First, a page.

11. 14. <ul><li>5. Sales engineer </li></ul><ul><li>A position in which an engineer provides technical advice or assistance with regard to the products and their application to the customers process. </li></ul>
  12. 15. <ul><li>6. Consultative salesperson, tangible goods </li></ul><ul><li>A position that involves the consultative selling of tangible goods. This job is often is difficult because the salesperson must thoroughly understand their customers business </li></ul>
  13. 16. <ul><li>7. Consultative salesperson, services and other intangibles </li></ul><ul><li>A position that calls for selling intangibles. This requires that sales people understand their customer’s needs. They must be able to demonstrate how these services or ideas will contribute to the customers’ profit or well being. </li></ul>
  14. 17. Driver Sales person Inside Order Taker Outside Order Taker Missionary Sales Person Sales Engineer Consultative Sales Person: Tangible Products Consultative Sales Person: Intangible Products Sales Facilitation Sales Support Sales Development
  15. 18. <ul><li>The Sales Force is largely responsible for implementing a firm’s marketing strategies in the field </li></ul><ul><li>Sales People are among the few employees authorized to spend company funds </li></ul><ul><li>Sales People represent their company to their customers and to society in general </li></ul><ul><li>Sales People represent the customer to their companies </li></ul>Sales Representatives operate with little or no direct supervision and require a high degree of motivation Sales Person needs more tact and social intelligence than other employees on the same level in the organization Sales jobs frequently require considerable travel and time away from home and family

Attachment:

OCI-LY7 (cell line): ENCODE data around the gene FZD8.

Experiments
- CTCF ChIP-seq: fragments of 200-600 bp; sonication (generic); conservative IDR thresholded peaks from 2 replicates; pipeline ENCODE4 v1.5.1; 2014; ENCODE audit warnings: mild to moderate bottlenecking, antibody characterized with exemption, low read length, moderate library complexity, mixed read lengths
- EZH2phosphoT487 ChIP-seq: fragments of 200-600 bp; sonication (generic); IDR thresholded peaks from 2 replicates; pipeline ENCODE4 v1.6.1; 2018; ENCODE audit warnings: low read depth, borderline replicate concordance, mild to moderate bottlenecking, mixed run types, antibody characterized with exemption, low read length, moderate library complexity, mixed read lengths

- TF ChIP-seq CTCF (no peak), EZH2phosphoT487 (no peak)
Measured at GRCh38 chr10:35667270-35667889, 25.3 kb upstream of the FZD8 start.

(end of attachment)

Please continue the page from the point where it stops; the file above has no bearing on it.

16. 19. The primary responsibility of a Sales Manager is to staff the organization with the right people. <ul><li>Developing a more detailed understanding of a customers business </li></ul><ul><li>Treating Sales People as equal and working in partnership with them to achieve profitability and customer satisfaction </li></ul><ul><li>Applying flexible motivational tools to a hybrid sales force. </li></ul><ul><li>Keeping up to date on the latest technologies affecting buyer-seller relationships. </li></ul><ul><li>Working closely with other internal department </li></ul><ul><li>Continually seeking ways to exceed customer expectations and bring added value to the buyer-seller relationship </li></ul><ul><li>Creating a flexible learning and adapting environment </li></ul>
  17. 20. <ul><li>One of the ironies of sales force management is that sales manager were usually promoted into executive ranks because of their talents as sales people. </li></ul><ul><li>But their success or failure is depended on their administrative skills – skills that may or not have been developed during their time as sales reps. </li></ul>
  18. 21. <ul><li>Although many people with outstanding technical abilities make good administrators, there is considerable evidence that sales talent alone does not make a good manager. </li></ul>
  19. 22. <ul><li>The continuing growth of management development programs indicates that there is a body management knowledge that can be taught and learned. </li></ul>